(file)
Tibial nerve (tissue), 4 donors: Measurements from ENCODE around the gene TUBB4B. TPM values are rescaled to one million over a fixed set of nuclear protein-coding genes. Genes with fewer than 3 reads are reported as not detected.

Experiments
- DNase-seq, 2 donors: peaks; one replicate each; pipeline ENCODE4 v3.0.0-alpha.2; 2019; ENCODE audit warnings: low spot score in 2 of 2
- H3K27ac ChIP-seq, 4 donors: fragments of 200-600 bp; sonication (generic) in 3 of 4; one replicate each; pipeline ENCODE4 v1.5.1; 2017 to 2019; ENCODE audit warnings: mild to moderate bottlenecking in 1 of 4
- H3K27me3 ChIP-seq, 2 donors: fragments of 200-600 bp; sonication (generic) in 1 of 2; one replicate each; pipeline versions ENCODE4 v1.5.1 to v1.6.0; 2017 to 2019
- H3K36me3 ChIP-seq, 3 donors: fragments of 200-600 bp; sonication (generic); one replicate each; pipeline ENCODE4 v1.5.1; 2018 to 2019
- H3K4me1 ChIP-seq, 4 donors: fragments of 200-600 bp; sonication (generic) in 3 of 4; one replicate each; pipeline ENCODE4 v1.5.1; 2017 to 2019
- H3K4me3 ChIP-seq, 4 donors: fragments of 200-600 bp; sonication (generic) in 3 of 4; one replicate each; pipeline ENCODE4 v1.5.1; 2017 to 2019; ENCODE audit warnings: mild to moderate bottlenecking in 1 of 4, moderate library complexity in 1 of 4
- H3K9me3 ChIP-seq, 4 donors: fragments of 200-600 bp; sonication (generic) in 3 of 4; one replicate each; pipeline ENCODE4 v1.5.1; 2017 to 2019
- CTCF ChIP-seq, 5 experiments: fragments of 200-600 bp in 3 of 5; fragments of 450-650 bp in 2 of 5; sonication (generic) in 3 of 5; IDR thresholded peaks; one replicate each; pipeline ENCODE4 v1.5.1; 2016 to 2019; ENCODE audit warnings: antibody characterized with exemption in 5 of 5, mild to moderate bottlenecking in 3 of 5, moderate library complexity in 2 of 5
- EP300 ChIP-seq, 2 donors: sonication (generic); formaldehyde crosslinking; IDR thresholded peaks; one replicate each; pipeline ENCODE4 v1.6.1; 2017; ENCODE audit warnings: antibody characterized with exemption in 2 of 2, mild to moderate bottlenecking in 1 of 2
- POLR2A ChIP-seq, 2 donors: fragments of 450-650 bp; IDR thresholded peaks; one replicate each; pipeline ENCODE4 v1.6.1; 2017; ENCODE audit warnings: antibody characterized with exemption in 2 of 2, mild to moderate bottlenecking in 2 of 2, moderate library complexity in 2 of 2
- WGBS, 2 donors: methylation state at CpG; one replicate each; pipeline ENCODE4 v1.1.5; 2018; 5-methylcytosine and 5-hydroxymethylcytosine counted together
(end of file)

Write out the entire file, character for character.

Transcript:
Tibial nerve (tissue), 4 donors: Measurements from ENCODE around the gene TUBB4B. TPM values are rescaled to one million over a fixed set of nuclear protein-coding genes. Genes with fewer than 3 reads are reported as not detected.

Experiments
- DNase-seq, 2 donors: peaks; one replicate each; pipeline ENCODE4 v3.0.0-alpha.2; 2019; ENCODE audit warnings: low spot score in 2 of 2
- H3K27ac ChIP-seq, 4 donors: fragments of 200-600 bp; sonication (generic) in 3 of 4; one replicate each; pipeline ENCODE4 v1.5.1; 2017 to 2019; ENCODE audit warnings: mild to moderate bottlenecking in 1 of 4
- H3K27me3 ChIP-seq, 2 donors: fragments of 200-600 bp; sonication (generic) in 1 of 2; one replicate each; pipeline versions ENCODE4 v1.5.1 to v1.6.0; 2017 to 2019
- H3K36me3 ChIP-seq, 3 donors: fragments of 200-600 bp; sonication (generic); one replicate each; pipeline ENCODE4 v1.5.1; 2018 to 2019
- H3K4me1 ChIP-seq, 4 donors: fragments of 200-600 bp; sonication (generic) in 3 of 4; one replicate each; pipeline ENCODE4 v1.5.1; 2017 to 2019
- H3K4me3 ChIP-seq, 4 donors: fragments of 200-600 bp; sonication (generic) in 3 of 4; one replicate each; pipeline ENCODE4 v1.5.1; 2017 to 2019; ENCODE audit warnings: mild to moderate bottlenecking in 1 of 4, moderate library complexity in 1 of 4
- H3K9me3 ChIP-seq, 4 donors: fragments of 200-600 bp; sonication (generic) in 3 of 4; one replicate each; pipeline ENCODE4 v1.5.1; 2017 to 2019
- CTCF ChIP-seq, 5 experiments: fragments of 200-600 bp in 3 of 5; fragments of 450-650 bp in 2 of 5; sonication (generic) in 3 of 5; IDR thresholded peaks; one replicate each; pipeline ENCODE4 v1.5.1; 2016 to 2019; ENCODE audit warnings: antibody characterized with exemption in 5 of 5, mild to moderate bottlenecking in 3 of 5, moderate library complexity in 2 of 5
- EP300 ChIP-seq, 2 donors: sonication (generic); formaldehyde crosslinking; IDR thresholded peaks; one replicate each; pipeline ENCODE4 v1.6.1; 2017; ENCODE audit warnings: antibody characterized with exemption in 2 of 2, mild to moderate bottlenecking in 1 of 2
- POLR2A ChIP-seq, 2 donors: fragments of 450-650 bp; IDR thresholded peaks; one replicate each; pipeline ENCODE4 v1.6.1; 2017; ENCODE audit warnings: antibody characterized with exemption in 2 of 2, mild to moderate bottlenecking in 2 of 2, moderate library complexity in 2 of 2
- WGBS, 2 donors: methylation state at CpG; one replicate each; pipeline ENCODE4 v1.1.5; 2018; 5-methylcytosine and 5-hydroxymethylcytosine counted together